Burning Suaalii question that will dominate NRL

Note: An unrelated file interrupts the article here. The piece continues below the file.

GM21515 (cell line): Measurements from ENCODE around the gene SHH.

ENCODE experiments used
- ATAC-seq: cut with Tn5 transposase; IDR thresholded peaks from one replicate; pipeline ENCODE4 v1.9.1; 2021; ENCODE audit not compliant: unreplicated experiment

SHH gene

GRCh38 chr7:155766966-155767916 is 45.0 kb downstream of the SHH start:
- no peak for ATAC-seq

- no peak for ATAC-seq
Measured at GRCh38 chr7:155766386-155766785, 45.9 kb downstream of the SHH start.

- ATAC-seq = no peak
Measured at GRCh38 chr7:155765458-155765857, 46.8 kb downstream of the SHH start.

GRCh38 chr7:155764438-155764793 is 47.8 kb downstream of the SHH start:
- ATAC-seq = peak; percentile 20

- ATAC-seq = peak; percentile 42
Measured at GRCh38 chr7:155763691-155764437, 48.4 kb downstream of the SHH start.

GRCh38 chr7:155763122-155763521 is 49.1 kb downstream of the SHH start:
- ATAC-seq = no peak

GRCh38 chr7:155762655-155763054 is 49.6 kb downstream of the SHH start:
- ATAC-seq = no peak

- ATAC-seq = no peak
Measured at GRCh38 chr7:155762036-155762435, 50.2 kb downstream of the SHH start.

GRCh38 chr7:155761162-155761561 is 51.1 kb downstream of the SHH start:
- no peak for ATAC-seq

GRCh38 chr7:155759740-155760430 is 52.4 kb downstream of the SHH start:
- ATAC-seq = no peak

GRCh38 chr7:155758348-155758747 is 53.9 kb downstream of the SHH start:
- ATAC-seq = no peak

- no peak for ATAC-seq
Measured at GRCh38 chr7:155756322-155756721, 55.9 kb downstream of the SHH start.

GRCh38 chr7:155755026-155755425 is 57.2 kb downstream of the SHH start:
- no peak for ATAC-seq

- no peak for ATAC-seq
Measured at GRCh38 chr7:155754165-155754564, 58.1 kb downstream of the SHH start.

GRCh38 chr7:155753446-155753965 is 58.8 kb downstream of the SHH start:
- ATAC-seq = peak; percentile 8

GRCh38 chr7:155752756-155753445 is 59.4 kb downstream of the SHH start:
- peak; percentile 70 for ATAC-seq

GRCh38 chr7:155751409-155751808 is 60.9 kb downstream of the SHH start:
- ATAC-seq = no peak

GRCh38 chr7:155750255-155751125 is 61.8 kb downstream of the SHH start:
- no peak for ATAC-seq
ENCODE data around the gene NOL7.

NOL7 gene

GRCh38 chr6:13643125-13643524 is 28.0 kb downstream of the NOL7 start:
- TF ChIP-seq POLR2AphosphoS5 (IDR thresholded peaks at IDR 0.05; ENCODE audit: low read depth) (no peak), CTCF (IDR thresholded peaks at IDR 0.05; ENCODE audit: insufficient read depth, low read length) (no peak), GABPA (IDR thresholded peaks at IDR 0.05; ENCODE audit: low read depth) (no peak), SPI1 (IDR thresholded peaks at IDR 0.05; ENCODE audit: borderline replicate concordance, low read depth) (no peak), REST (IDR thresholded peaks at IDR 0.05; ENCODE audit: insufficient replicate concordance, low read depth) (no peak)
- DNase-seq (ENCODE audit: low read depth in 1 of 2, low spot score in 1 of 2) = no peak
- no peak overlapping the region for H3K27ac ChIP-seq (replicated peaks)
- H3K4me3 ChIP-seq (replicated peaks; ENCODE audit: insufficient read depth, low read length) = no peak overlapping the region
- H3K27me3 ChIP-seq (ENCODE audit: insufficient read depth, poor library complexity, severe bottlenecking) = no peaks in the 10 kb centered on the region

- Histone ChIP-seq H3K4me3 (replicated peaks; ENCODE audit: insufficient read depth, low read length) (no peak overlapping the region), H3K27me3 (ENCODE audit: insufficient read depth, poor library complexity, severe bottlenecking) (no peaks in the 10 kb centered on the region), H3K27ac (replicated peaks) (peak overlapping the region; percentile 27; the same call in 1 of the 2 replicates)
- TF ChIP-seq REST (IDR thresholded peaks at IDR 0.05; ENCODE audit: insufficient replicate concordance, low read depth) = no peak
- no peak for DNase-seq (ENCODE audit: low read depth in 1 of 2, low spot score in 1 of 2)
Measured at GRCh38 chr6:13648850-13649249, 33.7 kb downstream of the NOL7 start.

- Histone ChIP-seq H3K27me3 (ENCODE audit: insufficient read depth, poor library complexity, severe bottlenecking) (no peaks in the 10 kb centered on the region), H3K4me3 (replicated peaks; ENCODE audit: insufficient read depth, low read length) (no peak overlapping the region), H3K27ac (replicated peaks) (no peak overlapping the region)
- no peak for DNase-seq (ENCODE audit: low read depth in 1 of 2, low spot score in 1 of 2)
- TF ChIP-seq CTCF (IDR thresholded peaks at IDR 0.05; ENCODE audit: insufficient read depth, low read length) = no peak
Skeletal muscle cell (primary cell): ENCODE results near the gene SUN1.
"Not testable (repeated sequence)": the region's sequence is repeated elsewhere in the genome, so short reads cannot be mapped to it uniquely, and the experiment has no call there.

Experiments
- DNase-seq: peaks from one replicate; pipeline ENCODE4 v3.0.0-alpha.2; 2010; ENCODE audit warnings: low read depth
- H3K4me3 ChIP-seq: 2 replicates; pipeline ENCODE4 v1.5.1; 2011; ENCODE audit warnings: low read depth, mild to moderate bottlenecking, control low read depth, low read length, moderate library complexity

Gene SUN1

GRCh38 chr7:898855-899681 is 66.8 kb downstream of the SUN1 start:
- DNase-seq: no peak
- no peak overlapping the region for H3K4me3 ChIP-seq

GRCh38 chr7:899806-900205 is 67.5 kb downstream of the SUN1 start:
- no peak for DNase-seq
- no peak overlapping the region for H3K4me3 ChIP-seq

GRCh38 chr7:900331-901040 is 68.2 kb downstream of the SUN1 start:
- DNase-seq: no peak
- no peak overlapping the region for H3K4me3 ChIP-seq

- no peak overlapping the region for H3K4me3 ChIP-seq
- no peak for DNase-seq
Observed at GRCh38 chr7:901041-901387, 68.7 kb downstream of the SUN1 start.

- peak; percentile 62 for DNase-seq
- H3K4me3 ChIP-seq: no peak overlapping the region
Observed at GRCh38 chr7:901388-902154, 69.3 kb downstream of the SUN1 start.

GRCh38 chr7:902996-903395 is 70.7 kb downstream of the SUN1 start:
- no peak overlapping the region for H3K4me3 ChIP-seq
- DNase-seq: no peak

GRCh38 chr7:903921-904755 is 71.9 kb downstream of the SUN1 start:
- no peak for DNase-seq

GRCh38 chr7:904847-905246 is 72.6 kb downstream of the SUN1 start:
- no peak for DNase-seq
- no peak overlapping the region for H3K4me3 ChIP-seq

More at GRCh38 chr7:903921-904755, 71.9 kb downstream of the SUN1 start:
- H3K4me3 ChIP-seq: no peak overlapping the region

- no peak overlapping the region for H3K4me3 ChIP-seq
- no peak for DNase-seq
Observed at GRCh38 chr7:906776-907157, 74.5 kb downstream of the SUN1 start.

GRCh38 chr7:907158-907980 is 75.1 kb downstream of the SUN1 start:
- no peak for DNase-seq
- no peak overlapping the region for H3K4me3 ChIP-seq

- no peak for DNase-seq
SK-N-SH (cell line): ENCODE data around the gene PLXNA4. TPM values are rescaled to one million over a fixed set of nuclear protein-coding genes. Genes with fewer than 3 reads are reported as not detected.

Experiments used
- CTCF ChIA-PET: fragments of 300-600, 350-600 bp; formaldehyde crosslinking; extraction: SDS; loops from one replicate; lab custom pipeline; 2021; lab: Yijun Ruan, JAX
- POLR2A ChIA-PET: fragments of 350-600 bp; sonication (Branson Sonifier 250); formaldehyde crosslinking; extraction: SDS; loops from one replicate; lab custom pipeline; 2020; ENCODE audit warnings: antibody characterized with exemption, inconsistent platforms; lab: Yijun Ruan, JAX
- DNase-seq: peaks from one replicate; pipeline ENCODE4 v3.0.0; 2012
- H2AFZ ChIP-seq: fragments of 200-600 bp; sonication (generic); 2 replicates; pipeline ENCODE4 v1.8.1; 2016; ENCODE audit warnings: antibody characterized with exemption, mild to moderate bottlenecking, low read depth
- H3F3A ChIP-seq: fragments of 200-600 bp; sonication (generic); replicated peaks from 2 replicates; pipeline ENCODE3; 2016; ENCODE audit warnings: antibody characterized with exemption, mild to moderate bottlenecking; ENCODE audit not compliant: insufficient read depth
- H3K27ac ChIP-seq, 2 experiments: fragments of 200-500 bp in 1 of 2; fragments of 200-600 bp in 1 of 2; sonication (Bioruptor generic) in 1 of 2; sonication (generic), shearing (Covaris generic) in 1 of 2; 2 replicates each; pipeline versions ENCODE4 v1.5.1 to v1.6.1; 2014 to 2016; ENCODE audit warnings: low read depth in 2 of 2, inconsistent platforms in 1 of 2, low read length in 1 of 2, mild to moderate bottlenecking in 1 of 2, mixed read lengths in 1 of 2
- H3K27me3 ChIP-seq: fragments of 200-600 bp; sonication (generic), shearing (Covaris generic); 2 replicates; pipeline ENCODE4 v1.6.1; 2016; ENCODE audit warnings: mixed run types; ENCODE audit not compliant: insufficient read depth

Paul Crawley goes through everything you need to know about the Chooks in our exclusive club-by-club deep dive series ahead of the 2023 season.2022 Rich 100 reps: 8James Tedesco (5, $1.1m,) Matt Lodge (13, $950k), Luke Keary (21, $850k), Joey Manu (43, $720k), Jared Waerea-Hargreaves (54, $700k), Angus Crichton (57, $680k), Sio Siua Taukeiaho (67, $625k), Victor Radley (92, $510k)FREE AGENCY WRAP They already had a star-studded squad, but the arrival of Brandon Smith, Jake Turpin and Jaxson Paulo should make the Roosters considerably stronger in key areas.In particular, Smith could be buy of the year. There’s no hiding from the fact this team has struggled to fill Jake Friend’s void, and while Sam Verrills was starting to find his form after some injury setbacks, Smith’s X-factor will keep opposition defences on alert even more.It was a big call to go out and sign Smith when they already had the respected Verrills contracted for a couple more years. But these are the type of tough decisions the Roosters are famous for, like when they brought in Cooper Cronk over the top of Mitchell Pearce. It might not always be popular at first, but it’s done with building further success being the key motivator. If the larrikin Kiwi keeps his focus on footy and doesn’t get sidetracked by Sydney’s bright lights, then he should be a huge asset. Former Bronco Turpin could also prove a shrewd pick-up to share the dummy half duties, while former Rabbitoh Paulo will also be a welcome addition to cover a spot at either centre or wing. Paulo has had his struggles, but no one argues he’s a player with exceptional talent. The Roosters also picked up Canterbury winger and former Queensland Origin player Corey Allan who will give them more depth in the back three. Rating: BCOACH STATUSNick Politis has said previously Trent Robinson will be coaching the Roosters for as long as he wants the job. The fact Robinson has won three premierships in his 10 seasons in charge, and has a contract in place for six more seasons, makes him as safe as money in the bank.Though that still doesn’t excuse the fact the past two seasons have been extremely underwhelming by the Roosters’ lofty standards.They’ve gone from winning back-to-back premierships in 2018-19 to finishing outside the top four the past two seasons. There is no denying they have had to overcome some serious injury issues in this period, and of course the forced retirements of co-captains Jake Friend and Boyd Cordner. But they still went into 2022 with many rating them premiership favourites, and they got rolled in week one of the finals by their arch rivals the Rabbitohs. Another finish outside the top four would be hard for all involved to swallow.Rating: AROOSTERS 2023 SQUAD AND BEST 17LIKELY DEBUTANT(S)If you haven’t heard of a young player named Joshua Wong don’t worry, you will very soon. This 19-year-old back-rower is an absolute gun, likened to a teenage Sonny Bill Williams, and is expected to make his presence felt in 2023.One thing the Roosters do have good depth in is edge forwards with Angus Crichton, Nat and Egan Butcher and Sitili Tupouniua all fighting for spots.But good judges reckon Wong should still play a significant chunk of 2023 in the top grade. It’s just a case of when he gets his start.The other really exciting youngster in the Roosters’ top 30 is boom centre Robert Toia. From Nudgee College, Toia was rated arguably the best of the schoolboy outside backs coming through in Queensland before he suffered a knee injury that will delay his start to 2023.Outside back Vuate Karawalevu is another one to watch out for. The young Fijian made an impression at the recent World Cup and is on the development list.WHO TAKES THE NEXT STEP?Sam Walker is the player the Roosters really need to go to the next level in 2023 if they are going to be a genuine threat to win the comp. You look at teams like grand finalists Penrith and Parramatta and it is the No.7s Nathan Cleary and Mitchell Moses who own the show every week.Regardless of whether it is Luke Keary or Joey Manu who ends up wearing the No 6 jumper at the Roosters, the club has made it clear Walker will be wearing the No.7 jumper for as long as he wants it. Even though he is still only 20, Walker now has 47 NRL games behind him which makes him a rookie no more. The responsibility of playing halfback at any club comes with immense expectation. But at a club like the Roosters it is even more so, especially when you arrive with the raps Walker did.THREE BURNING ISSUES1) What to do with Manu?No one is arguing Luke Keary and Same Walker aren’t a potentially a premiership-winning halves combination.But the debate that won’t go away is would the Roosters be an even better side if recently crowned Golden Boot winner Joseph Manu was wearing the No.6 jumper?While Manu is also rated the world’s best centre, his phenomenal World Cup performances for the Kiwis were playing at both fullback and five-eighth. And while he’s no chance of owning the No.1 jumper at the Roosters while James Tedesco is playing like he is, the No.6 appears his best option to get closer to the action. The issue is Keary is no mug either, a three-time premiership winner as well as a Clive Churchill medallist for best on ground in the 2018 decider.The talk is a lot will depend on how Keary’s health holds up, with the belief that another head knock could force him into early retirement. Many still think the Roosters are costing themselves by not making the call now. Time could be the judge of that.2) Will Suaalii be satisfied with a move into the centres?It’s no secret young Joseph Suaalii’s ultimate aim is also to play fullback, and getting a taste of the No.1 jumper for Samoa at the World Cup will only drive that desire.But as is the case with Joey Manu, the problem for Suaalii is that Tedesco also showed at the tournament beyond any doubt why he is still rightfully ranked the world’s best fullback, and should hold that mantle for some years to come.So the question the Roosters need to find the answer to is how do they keep the teenage sensation happy for long enough to see out Teddy’s time at the club, and keep the wolves away from a young man rated a once-in-a-generation player?After an outstanding rookie season on the wing, it’s expected Suaalii will probably move into the centres in 2023, and that hopefully will keep him content for now. But given he comes off contract in 2024, his management will no doubt want to know what the Roosters’ long-term plans are with Suaalii free to start negotiating with rival clubs come November 1, while rugby union is the other serious threat. For that reason this will become one of the most talked about NRL player trade stories throughout 2023.3) How do Roosters juggle the abundance of forward depth?You can only start 13 players every week, and name four more on the bench. The issue for the Roosters is they have probably at least 21 players who would be walk-up starters at most clubs, but some of them could be looking ahead to at a pretty lean season because of the overflow of talent.So will it be Connor Watson or Jake Turpin who gets a spot in the top 17 as Brandon Smith’s back up? In the back row the Roosters have Angus Crichton and Nat Butcher as the regular starters in 2022, while Egan Butcher looks ready to stamp his mark, Sitili Tupouniua will be returning from injury, while the rookie Wong is said to be something very special.But can you fit all four in the top 17 when you also have a four-man middle rotation of Jared Waerea-Hargreaves, Matt Lodge, Lindsay Collins and Terrell May to accommodate? And what about Drew Hutchison, who seems to be one of Robbo’s favourites?CRYSTAL BALLThere was no shortage of support for the Roosters last year but they fell short of what was expected of them. But with the addition of Brandon Smith there can be no excuses in 2023. They need to finish top four at a bare minimum to get a pass mark. Aside from Penrith they have the strongest overall roster on paper. And while the coach looks to be under no threat, you can’t say the same for a few of the individual players.Where will the Roosters finish in 2023?Finish the last five years: 2022: 6th (eliminated in first week of finals)2021: 5th: (eliminated in third week of finals)2020: 4th (Eliminated in week two of finals)2019: 2nd (Premiers)2018: 1st (Premiers)2023 oddsPremiership: $4Minor premiership: $3.50To make grand final: $2.25Top four: $1.60Top eight: $1.15Most losses: $20NRL deep dives RADLEY VERDICT HANDED DOWN AFTER PUB INCIDENTBy Fatima KdouhEngland and Sydney Roosters lock Victor Radley has been ‘exonerated’ of any wrong doing after an off-field altercation with Ireland international James Bentley during the Rugby League World Cup last month. The ruling by the Rugby Football League, England’s governing body, is likely to see the Sydney Roosters star given the green light to take the field in Round 1 against new franchise, the Dolphins on March 5. While the RFL has cleared Radley of ‘any blame for the incident’, the NRL’s integrity unit will review the findings before rubber stamping the ruling. Though The Daily Telegraph understands the NRL is unlikely to deviate from the RFL’s decision. It’s expected Radley will line-up against the Dolphins, in a match that will pay homage to Immortal Arthur Beetson — who was a legend of both clubs. Radley was embroiled in an heated encounter with Bentley at a Manchester pub following England’s semi-final loss to Samoa in November.Sources close to the incident have suggested that Bentley had allegedly acted aggressively towards England coach Shaun Wane, and Radley had come to the coach’s defence. After interviewing both Radley and Bentley, as well as other eye witnesses, the RFL determined Radley had reacted in self defence during the altercation. “The compliance investigation, requested by RLWC, involved interviews with a number of eyewitnesses as well as those directly involved,” a RFL statement said. “The investigator found a non-England player to have behaved inappropriately and an England player to have acted in self-defence. “No members of the England squad were at fault.“The RFL Board has determined that no further action should be taken — and these findings have been shared with all relevant Rugby League bodies.”